How Drones are Changing Accident Scene Investigations
Drone technology has numerous implications for our society. On the positive side of things, we’re discovering a new way to see the world, including locations that are dangerous for human travel. On the other hand, many are worried about how accessible these machines are to the general public. As the technology becomes more advanced, so must the rules surrounding their use.
One of the most positive implications of advancing drone technology is their ability to help process the scene of an accident, making law enforcement professionals’ reporting more accurate and succinct. Here’s how.
Advanced Photogrammetry Capabilities
A photogrammetry is an advanced form of measurement using photography. The process includes collecting photographs from various angles and piecing them together to create a 2D or 3D model of a building, object or scene. Once the model is complete, the scene can be analyzed to determine what happened and who was at fault. It allows those processing the case to revisit the scene of the accident long after it has been cleaned up.
In the past, accident scene photos have been from the point and click cameras or more advanced DSLR cameras. Due to the nuances of accident scene photography, these methods made it easy to miss something, particularly if the missing piece only becomes apparent in a 3D rendering. Drones offer an uninhibited, 360-degree view with thousands of data points to match for scene recreation. The coverage makes previous methods look like MS Paint.
Less Time, Lower Cost
Many would argue that the idea of humans in the workforce getting replaced by computers is maddening. However, for accident scene processing it can only be viewed as a positive scenario. Using a drone to capture the scene takes less time than a police officer walking around with a camera. The human team will be able to concentrate on getting the scene of the accident wrapped up, and the road reopened before someone else gets hurt. It also gets them out of a potentially dangerous situation quicker.
Due to the reduced need for manpower, resources are not as stretched and less paid employees are required to be on the scene, which is a perk for taxpayers. As police officers are often subjected to long hours and overtime, they certainly aren’t losing work by spending less time at the scene of an accident.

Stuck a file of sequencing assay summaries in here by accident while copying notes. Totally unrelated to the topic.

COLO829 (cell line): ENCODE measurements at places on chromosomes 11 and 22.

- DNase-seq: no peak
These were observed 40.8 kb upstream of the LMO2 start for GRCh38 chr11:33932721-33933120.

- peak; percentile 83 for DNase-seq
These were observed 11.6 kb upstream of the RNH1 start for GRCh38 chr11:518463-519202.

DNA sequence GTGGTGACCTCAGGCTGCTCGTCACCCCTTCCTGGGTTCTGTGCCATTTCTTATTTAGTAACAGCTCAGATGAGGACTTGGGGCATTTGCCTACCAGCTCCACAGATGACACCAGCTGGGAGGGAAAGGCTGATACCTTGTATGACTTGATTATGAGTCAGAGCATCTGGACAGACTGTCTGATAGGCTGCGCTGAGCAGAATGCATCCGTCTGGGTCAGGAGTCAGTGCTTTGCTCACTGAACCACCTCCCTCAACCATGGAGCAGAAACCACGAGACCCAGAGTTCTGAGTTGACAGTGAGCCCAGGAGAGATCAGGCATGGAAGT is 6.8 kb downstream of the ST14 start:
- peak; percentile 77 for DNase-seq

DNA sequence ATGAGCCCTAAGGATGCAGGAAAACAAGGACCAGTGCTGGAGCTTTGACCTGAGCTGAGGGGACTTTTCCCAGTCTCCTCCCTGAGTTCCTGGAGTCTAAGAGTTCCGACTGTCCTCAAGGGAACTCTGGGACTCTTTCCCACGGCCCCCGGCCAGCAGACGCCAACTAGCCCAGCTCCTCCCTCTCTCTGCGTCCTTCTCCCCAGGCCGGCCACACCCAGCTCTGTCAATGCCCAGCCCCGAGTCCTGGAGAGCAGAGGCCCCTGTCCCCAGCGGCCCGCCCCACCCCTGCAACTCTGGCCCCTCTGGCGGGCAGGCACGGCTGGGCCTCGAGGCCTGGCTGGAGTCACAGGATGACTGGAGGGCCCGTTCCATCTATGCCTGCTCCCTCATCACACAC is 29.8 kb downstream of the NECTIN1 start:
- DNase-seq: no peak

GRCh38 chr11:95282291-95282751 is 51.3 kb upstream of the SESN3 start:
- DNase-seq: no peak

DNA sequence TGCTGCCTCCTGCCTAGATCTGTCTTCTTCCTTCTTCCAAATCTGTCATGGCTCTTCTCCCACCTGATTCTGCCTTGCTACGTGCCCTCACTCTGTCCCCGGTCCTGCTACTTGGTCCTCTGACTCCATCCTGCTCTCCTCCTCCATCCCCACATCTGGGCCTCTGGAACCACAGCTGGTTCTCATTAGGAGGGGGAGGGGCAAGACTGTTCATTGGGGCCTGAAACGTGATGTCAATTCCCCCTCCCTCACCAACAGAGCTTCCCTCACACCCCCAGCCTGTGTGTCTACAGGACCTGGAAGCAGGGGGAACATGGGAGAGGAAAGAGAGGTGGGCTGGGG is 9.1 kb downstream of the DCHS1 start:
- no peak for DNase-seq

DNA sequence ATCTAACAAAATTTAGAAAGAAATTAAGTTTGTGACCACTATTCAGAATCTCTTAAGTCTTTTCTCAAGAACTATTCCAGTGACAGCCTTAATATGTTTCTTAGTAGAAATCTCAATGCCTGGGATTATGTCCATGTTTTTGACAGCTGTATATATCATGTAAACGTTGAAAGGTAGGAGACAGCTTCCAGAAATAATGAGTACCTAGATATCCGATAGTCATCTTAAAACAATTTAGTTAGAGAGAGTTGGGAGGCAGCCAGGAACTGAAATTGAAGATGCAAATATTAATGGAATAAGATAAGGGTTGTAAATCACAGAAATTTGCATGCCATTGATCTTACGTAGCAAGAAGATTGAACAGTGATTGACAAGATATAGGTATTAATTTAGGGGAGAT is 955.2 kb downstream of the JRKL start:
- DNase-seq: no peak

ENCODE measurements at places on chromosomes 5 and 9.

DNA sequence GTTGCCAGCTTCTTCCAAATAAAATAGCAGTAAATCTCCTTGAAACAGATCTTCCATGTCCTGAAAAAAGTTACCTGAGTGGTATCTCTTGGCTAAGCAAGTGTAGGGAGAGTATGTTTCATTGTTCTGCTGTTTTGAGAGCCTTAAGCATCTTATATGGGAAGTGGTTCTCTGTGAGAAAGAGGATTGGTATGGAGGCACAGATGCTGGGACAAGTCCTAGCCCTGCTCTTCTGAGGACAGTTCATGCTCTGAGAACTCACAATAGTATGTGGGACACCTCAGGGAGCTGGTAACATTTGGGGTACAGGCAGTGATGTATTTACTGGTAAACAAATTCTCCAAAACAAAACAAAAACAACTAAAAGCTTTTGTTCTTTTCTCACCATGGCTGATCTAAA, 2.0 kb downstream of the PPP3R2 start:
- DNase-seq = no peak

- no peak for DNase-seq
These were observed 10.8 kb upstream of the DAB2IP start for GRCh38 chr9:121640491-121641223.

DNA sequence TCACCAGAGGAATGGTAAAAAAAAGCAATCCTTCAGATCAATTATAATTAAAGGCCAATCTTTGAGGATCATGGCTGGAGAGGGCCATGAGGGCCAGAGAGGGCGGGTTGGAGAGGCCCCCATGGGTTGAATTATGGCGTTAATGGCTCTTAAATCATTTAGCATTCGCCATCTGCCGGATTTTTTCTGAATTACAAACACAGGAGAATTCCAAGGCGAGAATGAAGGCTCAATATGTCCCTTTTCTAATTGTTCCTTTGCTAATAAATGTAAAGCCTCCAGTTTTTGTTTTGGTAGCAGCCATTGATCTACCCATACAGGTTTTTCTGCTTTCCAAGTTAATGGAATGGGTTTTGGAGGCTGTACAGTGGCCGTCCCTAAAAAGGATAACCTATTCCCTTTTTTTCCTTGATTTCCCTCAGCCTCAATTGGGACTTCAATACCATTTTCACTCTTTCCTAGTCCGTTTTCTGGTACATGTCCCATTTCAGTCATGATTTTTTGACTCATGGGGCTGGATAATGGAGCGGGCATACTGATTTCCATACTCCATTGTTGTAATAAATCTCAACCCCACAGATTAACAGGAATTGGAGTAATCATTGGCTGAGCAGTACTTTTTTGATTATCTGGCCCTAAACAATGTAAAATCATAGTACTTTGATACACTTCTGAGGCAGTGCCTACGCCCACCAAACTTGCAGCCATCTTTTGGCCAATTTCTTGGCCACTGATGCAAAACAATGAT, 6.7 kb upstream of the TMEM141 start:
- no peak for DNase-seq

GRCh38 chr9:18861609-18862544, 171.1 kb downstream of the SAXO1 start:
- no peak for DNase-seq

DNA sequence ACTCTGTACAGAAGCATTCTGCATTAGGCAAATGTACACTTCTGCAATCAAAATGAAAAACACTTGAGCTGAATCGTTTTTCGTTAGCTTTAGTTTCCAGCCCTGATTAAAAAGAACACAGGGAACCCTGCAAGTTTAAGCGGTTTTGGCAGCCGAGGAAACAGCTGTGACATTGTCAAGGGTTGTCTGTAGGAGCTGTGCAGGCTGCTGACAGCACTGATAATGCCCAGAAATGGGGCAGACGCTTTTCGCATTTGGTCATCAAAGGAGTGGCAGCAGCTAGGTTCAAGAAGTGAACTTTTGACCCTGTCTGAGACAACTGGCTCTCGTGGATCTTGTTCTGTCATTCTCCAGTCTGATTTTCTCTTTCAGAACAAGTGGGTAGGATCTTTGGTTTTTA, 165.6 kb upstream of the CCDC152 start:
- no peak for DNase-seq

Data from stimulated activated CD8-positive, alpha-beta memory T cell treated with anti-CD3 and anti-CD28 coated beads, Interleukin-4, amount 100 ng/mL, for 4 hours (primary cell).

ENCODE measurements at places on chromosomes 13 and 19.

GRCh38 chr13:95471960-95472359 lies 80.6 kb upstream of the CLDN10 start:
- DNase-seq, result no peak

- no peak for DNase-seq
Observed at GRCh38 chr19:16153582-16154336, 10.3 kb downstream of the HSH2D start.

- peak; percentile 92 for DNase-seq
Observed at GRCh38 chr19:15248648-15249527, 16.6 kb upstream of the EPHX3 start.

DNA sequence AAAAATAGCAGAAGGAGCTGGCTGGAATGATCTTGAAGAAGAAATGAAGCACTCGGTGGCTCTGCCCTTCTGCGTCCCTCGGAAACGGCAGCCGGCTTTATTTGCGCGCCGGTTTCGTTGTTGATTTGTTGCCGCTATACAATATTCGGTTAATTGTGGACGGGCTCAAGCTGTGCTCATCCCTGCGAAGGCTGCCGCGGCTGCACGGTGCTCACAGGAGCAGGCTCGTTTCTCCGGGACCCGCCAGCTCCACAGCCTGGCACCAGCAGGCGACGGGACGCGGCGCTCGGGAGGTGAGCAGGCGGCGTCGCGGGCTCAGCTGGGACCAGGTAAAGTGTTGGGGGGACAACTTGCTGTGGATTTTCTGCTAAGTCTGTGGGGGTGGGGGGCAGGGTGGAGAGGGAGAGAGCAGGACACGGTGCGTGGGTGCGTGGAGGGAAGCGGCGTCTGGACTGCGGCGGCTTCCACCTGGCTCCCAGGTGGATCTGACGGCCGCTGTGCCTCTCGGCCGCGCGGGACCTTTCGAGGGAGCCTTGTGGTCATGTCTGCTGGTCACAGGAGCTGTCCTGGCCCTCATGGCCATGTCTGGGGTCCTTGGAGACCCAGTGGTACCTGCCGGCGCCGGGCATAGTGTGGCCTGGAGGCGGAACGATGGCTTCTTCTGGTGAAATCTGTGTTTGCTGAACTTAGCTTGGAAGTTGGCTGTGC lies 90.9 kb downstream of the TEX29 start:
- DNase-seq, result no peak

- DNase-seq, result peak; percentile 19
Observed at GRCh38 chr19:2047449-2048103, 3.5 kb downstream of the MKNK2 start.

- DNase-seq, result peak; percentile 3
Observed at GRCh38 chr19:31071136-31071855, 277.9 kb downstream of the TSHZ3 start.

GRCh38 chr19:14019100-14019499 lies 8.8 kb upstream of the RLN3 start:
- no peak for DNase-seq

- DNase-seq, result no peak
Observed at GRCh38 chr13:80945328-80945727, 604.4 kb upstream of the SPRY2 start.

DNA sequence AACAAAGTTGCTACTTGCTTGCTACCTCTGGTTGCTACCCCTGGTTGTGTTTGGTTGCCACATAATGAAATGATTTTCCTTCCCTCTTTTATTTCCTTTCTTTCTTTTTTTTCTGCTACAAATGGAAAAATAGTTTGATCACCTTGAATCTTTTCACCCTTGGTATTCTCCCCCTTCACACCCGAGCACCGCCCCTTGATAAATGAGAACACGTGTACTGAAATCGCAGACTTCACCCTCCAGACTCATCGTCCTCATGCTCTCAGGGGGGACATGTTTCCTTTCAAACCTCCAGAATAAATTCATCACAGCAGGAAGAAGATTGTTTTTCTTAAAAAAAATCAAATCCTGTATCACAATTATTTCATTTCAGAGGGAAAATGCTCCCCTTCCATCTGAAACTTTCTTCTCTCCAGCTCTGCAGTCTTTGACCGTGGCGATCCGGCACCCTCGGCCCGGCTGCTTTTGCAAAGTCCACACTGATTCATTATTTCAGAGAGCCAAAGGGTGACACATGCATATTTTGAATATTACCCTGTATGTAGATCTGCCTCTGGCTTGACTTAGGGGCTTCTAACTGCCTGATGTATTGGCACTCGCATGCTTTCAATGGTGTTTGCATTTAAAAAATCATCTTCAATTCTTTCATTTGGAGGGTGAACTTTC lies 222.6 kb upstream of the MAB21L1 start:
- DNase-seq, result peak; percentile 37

As briefly touched on in the previous section, the implementation of drones has huge safety implications for both officers on the scene and passersby. According to the Federal Highway Administration Office of Operations, “Every minute of incident delay multiplies traffic queues by four times and increases the risk for secondary crashes. The likelihood of a secondary crash increases by 2.8% for each minute the primary incident continues to be a hazard.”
In summation, the quicker the scene is cleared, the less chance that a curious passerby ends up causing a secondary accident.
Drone technology and photogrammetry for accident scene recreation are both highly accessible. Neither are cost-prohibitive and come with a minimal learning curve, meaning law enforcement teams of varying sizes, budgets, and backgrounds can effectively use this technology. Imagine a standardized process where a scene will receive the same, effective processing whether it is in a large urban area or less populated rural setting.
As many motor vehicle accidents end up being presented before a court, it is integral to have an accurate picture of what took place. Whereas human experiences are subjective, highly detailed renderings of the scene are not. Being able t display accident scene photos accurately should be a priority, given the accessibility and ease of use of drone technology.